You are here

Yuan Ding, The City and Its Refugees: The Geopolitics of Non-Places in Mohsin Hamid’s How to Get Filthy Rich in Rising Asia and Exit West

September 6, 2019 - 2:30pm
Gerber Lounge, 304 EPB

Big Ten Emerging Scholars

The Big Ten Emerging Scholars lecture series was created in April 2018 during the inaugural annual meeting of the Big Ten English Department Chairs. Professors Cara Cilano (Michigan State University) and Marco Abel (University of Nebraska–Lincoln) proposed this idea to their colleagues, who received it with great enthusiasm. The purpose of this series is:

  • To help the selected Big Ten Emerging Scholars with their academic job search efforts by giving them an opportunity to simulate an on-campus visit (including but not limited to giving a job talk based on their research);
  • To help the selected Big Ten Emerging Scholars strengthen their curriculum vitae through the addition of a prestigious invited scholarly lecture;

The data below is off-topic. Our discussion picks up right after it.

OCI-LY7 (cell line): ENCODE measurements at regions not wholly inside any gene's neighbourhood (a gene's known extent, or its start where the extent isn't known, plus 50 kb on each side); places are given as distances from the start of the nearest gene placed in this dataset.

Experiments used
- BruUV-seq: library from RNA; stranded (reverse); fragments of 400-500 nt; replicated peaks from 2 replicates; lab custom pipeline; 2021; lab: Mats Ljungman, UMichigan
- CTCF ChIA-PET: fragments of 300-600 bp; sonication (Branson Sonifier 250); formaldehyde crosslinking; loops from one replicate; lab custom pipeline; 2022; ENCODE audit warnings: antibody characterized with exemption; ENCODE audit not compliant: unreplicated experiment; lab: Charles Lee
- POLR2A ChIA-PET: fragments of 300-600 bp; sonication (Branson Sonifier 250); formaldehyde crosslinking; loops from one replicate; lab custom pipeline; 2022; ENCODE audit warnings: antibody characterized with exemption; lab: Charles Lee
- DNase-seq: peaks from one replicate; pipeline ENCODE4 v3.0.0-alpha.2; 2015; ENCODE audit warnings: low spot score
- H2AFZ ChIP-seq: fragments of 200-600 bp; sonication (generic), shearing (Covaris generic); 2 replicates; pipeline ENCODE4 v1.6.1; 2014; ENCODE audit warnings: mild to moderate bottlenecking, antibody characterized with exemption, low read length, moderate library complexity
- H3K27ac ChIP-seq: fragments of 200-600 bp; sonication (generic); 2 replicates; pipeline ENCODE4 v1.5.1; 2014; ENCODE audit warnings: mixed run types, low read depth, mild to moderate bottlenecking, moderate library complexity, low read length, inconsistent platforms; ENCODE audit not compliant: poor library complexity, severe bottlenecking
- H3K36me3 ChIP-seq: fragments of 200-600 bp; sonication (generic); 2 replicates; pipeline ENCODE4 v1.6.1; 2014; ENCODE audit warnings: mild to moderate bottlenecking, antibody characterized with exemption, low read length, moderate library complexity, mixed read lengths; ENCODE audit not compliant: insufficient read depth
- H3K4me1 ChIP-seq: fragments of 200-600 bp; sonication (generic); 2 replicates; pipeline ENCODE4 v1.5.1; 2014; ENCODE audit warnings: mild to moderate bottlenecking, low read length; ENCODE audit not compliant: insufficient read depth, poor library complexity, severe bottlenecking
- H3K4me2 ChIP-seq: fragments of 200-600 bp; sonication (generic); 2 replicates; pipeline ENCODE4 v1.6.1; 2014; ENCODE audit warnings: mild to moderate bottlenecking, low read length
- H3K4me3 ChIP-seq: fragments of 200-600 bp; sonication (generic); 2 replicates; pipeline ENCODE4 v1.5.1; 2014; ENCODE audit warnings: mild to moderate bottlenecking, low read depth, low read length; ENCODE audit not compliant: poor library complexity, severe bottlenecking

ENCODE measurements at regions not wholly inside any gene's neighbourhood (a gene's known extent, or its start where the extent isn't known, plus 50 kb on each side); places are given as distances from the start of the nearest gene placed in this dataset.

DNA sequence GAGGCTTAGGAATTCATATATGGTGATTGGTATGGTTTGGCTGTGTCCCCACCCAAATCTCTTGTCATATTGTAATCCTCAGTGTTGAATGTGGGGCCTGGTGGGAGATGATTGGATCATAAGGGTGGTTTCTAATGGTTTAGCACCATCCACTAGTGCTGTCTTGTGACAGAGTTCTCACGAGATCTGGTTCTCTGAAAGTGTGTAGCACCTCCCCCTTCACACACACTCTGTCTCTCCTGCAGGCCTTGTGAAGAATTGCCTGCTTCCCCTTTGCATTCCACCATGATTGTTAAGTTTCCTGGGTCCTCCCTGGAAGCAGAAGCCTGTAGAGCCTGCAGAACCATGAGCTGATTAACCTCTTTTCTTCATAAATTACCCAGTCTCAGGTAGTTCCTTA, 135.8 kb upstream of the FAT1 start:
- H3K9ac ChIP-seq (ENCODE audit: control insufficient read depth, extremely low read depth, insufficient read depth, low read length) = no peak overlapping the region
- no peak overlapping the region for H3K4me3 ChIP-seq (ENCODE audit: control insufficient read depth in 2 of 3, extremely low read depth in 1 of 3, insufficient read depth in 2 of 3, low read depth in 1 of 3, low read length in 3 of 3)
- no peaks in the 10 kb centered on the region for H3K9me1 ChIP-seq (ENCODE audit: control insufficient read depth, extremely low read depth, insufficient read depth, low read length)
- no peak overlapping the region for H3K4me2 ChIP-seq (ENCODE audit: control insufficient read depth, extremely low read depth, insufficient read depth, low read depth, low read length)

• To give the selected Big Ten Emerging Scholars the chance to present and promote their work as well as to network with scholars working in their fields;
  • To give the hosting departments the chance to connect their own students and faculty to the Big Ten Emerging Scholars whose work is at the cutting edge of their respective disciplines.

Last but not least, this series was also initiated in order to strengthen a sense of community among the participating English Departments in the Big Ten. The Big Ten Academic Alliance is the nation's preeminent model for effective collaboration among research universities and, other than the Ivy League, the country's most prestigious higher education consortium of top-tier research institutions.